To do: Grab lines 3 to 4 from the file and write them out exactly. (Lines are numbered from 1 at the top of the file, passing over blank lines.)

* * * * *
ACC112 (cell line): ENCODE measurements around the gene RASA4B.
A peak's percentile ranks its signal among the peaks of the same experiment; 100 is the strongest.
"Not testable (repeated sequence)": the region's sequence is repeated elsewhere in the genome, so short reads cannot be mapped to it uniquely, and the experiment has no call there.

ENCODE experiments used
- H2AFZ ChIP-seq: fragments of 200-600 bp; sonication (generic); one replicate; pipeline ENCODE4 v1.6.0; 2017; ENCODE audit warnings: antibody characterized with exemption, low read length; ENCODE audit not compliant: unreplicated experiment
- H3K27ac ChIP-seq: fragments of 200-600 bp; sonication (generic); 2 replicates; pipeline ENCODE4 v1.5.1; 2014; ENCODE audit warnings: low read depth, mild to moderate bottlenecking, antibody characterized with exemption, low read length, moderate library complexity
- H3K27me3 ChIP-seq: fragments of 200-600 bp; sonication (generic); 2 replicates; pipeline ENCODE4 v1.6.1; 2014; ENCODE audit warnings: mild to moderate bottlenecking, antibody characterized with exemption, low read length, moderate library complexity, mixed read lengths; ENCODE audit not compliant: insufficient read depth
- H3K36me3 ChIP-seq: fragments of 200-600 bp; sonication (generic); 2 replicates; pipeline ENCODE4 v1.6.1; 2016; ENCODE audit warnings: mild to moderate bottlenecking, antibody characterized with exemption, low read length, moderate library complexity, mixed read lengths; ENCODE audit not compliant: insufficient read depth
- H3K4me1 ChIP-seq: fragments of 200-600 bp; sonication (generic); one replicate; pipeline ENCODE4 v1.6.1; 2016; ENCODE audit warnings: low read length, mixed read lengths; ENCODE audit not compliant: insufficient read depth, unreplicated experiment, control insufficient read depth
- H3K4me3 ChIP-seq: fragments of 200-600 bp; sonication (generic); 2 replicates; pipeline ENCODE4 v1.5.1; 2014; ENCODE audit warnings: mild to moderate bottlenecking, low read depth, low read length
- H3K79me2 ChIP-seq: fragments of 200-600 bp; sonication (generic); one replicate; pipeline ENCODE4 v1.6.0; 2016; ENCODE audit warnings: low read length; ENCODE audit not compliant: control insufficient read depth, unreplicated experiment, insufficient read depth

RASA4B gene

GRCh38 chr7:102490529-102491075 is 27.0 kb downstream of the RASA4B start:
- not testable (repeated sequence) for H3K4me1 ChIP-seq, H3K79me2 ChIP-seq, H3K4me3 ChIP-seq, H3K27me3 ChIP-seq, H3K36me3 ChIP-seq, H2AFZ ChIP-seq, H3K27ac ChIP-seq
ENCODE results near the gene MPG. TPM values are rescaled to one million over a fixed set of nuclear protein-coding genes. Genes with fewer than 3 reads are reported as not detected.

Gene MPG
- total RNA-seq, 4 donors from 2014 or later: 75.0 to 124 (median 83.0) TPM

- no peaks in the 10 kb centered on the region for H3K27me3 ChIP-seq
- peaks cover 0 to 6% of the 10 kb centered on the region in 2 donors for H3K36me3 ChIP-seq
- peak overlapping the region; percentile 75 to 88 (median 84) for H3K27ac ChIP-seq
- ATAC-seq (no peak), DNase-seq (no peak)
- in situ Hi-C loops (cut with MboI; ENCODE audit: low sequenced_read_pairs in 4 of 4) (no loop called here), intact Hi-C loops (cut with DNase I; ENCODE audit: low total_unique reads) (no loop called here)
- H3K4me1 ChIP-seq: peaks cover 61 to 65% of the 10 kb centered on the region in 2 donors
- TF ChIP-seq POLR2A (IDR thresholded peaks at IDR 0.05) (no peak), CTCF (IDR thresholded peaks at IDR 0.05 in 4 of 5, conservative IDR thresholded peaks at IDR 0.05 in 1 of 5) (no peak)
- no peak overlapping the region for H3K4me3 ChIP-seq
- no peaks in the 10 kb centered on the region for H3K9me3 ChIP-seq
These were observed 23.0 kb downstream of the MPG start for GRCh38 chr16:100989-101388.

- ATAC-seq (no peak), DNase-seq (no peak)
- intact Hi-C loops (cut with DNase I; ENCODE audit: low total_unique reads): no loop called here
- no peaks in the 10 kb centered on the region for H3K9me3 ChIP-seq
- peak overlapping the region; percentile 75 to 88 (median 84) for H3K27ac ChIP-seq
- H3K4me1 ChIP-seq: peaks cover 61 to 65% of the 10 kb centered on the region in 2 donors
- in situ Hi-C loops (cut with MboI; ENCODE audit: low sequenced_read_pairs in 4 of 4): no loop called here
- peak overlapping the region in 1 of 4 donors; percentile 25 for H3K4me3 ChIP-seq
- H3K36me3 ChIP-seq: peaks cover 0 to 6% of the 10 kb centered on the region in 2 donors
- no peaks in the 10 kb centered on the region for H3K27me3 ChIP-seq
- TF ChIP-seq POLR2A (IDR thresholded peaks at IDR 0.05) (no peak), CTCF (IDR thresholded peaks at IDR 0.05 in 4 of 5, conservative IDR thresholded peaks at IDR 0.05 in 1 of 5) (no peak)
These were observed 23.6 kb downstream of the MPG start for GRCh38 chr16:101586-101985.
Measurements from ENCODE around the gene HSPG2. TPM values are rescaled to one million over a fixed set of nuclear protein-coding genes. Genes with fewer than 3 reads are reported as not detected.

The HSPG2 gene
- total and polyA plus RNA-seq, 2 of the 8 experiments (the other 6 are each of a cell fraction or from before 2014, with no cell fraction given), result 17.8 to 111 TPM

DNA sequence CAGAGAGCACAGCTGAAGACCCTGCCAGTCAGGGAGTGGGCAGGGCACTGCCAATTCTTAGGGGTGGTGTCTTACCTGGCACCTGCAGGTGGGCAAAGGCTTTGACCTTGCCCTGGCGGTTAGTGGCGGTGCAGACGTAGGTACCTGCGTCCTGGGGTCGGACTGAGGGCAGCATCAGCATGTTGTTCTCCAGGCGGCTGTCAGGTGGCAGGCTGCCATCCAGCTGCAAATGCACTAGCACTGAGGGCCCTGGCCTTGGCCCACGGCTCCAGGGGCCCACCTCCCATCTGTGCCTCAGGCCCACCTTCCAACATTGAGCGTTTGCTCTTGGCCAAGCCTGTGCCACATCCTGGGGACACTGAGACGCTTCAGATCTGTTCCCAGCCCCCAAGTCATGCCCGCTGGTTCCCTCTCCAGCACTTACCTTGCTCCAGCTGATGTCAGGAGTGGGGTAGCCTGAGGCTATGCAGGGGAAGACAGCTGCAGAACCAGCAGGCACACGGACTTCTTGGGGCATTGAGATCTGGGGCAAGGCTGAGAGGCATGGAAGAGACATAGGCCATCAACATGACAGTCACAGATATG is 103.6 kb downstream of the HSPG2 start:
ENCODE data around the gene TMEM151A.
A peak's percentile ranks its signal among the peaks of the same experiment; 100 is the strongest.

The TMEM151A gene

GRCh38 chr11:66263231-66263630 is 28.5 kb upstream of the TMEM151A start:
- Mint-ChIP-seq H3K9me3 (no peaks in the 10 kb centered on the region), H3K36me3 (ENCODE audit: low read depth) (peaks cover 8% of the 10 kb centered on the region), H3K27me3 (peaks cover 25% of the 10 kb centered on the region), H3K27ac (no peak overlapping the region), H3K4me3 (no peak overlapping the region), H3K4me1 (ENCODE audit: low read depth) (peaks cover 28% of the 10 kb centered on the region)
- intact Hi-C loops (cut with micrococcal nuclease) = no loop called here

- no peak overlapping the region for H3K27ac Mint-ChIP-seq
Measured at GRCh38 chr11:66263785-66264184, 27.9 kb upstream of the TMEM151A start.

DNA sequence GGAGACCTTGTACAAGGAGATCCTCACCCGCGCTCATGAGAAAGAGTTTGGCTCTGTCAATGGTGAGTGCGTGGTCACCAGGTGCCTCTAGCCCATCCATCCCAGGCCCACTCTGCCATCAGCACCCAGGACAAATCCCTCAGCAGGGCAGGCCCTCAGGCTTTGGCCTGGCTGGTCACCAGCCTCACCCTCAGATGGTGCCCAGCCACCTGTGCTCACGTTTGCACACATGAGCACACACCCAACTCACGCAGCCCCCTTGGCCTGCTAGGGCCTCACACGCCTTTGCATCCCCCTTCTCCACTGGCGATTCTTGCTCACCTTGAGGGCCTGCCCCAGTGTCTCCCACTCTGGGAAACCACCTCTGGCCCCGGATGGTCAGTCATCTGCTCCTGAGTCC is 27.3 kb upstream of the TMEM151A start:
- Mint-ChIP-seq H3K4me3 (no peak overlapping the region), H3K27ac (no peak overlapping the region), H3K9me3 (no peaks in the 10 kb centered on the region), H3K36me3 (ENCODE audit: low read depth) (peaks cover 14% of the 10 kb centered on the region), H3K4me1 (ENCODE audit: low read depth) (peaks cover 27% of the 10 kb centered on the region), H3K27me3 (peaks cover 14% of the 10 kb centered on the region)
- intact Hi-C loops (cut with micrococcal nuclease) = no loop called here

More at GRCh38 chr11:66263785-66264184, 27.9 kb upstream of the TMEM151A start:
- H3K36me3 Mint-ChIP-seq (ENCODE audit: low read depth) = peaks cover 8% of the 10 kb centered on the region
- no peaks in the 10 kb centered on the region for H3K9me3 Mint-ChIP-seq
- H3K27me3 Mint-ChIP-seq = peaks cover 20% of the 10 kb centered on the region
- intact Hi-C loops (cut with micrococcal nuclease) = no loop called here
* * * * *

"Not testable (repeated sequence)": the region's sequence is repeated elsewhere in the genome, so short reads cannot be mapped to it uniquely, and the experiment has no call there.

ENCODE experiments used